• Iran settles million of dollars of overdue payments to contractors in treasury bills
  • Central bank is expected to issue $300m of short-term sovereign debt on 5 October
  • Iran’s financial sector and debt markets suffer from low liquidity

Iran has paid major contractors through treasury sukuk (Islamic bonds), ahead of a planned sovereign debt issuance.

The one-year bonds have an interest rate above official central bank rates of about 20 per cent, according to the local Securities and Exchange News Agency (Sena). The bills have been tradeable on the local Fars Exchange from 30 September.

About $330m of overdue payments have already been made by the Ministry of Roads & Urban Development (MRUD) in the form of bills, according to the local Financial Tribune. The MRUD plans to transfer another $992m of treasury bills to contractors by March 2016.

The MRUD is responsible for Iran’s rail network, in which it plans to invest IR70 trillion ($2.3bn).

Iran’s Ministry of Finance also plans to issue about $300m of short-term sovereign debt on 5 October, according to Sena. The sharia-compliant bonds will be offered at a steep discount as this is the first such issuance. They are intended to develop Iran’s debt capital markets and increase liquidity in the banking sector.

“There is a lack of liquidity in the market,” says Parham Gohari, a partner at Dubai-based Frontier Partners. “The financial sector in Iran has huge cashflow issues. One way to pump additional cash into the economy is to issue Islamic bonds.”

Depending on investor appetite, Iran may issue another $600m of sovereign sukuk in the next few months. The central bank can issue up to $3.3bn in sovereign sukuk before the end of the financial year in March 2016.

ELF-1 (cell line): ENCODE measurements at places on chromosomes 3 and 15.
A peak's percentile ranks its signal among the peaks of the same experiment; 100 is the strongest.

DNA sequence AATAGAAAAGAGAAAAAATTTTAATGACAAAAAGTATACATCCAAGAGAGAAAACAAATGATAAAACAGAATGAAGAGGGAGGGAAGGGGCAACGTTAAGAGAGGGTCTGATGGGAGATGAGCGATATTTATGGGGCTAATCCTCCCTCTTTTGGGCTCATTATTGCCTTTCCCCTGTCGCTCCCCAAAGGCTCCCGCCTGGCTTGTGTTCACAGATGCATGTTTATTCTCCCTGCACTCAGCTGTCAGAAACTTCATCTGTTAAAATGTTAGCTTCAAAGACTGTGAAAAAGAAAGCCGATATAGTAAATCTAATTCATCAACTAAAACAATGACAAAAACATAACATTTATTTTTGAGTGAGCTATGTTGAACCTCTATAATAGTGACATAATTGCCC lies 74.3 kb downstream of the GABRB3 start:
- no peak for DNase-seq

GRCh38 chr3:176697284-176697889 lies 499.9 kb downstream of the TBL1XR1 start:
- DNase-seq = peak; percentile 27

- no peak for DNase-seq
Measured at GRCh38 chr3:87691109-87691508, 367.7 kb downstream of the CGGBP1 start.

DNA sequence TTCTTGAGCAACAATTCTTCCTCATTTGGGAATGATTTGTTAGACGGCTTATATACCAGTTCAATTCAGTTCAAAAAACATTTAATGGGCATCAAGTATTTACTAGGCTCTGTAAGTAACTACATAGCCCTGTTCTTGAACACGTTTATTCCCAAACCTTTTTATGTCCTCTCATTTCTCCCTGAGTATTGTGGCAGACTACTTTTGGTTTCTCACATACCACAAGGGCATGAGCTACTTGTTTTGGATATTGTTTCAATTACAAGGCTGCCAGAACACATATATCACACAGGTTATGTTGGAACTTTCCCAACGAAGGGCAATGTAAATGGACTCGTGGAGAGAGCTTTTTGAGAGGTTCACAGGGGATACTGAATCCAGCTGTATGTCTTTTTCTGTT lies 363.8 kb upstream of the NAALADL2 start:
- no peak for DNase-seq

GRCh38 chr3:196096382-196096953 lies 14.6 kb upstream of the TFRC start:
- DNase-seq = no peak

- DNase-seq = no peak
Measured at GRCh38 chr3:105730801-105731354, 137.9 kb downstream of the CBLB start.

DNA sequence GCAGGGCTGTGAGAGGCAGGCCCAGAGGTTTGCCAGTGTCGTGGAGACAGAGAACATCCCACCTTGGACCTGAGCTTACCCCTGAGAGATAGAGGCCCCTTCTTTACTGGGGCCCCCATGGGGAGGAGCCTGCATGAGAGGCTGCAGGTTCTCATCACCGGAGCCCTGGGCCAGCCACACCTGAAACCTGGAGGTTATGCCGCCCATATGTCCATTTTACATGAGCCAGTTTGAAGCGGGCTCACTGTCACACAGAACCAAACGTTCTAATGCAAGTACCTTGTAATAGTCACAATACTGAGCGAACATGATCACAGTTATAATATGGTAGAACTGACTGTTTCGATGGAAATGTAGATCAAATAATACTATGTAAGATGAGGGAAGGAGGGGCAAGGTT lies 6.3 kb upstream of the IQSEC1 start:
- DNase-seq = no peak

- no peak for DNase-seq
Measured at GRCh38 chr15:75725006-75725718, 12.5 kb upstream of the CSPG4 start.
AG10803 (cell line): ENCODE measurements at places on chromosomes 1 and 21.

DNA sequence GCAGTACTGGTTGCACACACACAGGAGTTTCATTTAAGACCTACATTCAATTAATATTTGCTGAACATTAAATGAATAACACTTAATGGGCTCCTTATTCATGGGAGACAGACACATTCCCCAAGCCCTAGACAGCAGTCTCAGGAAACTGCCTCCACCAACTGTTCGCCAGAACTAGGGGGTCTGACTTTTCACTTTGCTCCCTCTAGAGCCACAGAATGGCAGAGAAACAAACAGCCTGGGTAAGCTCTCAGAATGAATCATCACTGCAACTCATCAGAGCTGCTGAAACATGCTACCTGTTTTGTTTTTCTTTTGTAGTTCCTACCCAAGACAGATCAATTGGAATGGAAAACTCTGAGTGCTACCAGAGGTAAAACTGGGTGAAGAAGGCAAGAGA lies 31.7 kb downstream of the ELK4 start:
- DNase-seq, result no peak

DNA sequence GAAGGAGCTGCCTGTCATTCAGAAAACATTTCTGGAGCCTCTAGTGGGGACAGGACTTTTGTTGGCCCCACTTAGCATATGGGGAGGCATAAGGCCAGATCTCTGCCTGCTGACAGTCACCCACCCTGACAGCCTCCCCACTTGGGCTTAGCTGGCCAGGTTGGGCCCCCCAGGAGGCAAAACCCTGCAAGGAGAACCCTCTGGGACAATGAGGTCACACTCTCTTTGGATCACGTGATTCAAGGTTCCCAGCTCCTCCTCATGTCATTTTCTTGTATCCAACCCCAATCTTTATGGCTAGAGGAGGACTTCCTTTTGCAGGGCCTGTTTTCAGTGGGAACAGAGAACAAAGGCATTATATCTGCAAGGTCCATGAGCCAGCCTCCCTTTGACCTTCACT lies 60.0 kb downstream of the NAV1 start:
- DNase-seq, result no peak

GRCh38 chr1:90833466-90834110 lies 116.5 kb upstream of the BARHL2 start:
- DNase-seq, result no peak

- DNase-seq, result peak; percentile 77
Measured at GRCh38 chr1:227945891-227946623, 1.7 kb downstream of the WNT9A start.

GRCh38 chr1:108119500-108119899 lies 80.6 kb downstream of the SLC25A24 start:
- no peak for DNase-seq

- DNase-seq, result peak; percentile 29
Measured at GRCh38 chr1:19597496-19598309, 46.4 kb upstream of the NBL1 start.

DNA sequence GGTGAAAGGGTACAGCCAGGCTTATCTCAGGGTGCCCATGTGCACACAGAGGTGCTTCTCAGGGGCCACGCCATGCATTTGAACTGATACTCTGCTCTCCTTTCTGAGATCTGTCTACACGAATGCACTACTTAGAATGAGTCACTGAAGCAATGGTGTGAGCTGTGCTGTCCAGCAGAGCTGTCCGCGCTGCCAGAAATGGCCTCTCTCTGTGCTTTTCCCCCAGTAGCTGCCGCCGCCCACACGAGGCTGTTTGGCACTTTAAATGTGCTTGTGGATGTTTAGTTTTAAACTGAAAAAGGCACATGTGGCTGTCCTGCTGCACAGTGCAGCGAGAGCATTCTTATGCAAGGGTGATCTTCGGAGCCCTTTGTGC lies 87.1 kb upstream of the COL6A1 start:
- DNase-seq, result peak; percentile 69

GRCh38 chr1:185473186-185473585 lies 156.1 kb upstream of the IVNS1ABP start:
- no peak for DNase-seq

The Islamic Republic’s economy is hampered by very low banking sector liquidity due to poor risk management and sanctions on the financial sector. While the Central Bank of Iran officially puts non-performing loans (NPLs) at about $30bn, the real figure is thought to be double this.

Investing in short-term government bonds would reweight banks’ balance sheets and allow them to lend more.

It may also stimulate dormant corporate debt markets, despite low liquidity and transparency.

“We have come across 150 to 200 private companies that are looking at issuing bonds,” says Gohari. “In my opinion, there’s a lack of liquidity and trust in the system as a whole. There are very minimal volumes of issuance.”

However, this situation may change if EU and UN sanctions are lifted, which could happen in early 2016.

US-based Moody’s Investors Service expects the potential re-entry of Iran into International Islamicfinance markets to be a significant boost to sukuk volumes. However, issues remain around the lack of a unifying framework for the instruments, and continuing sanctions.

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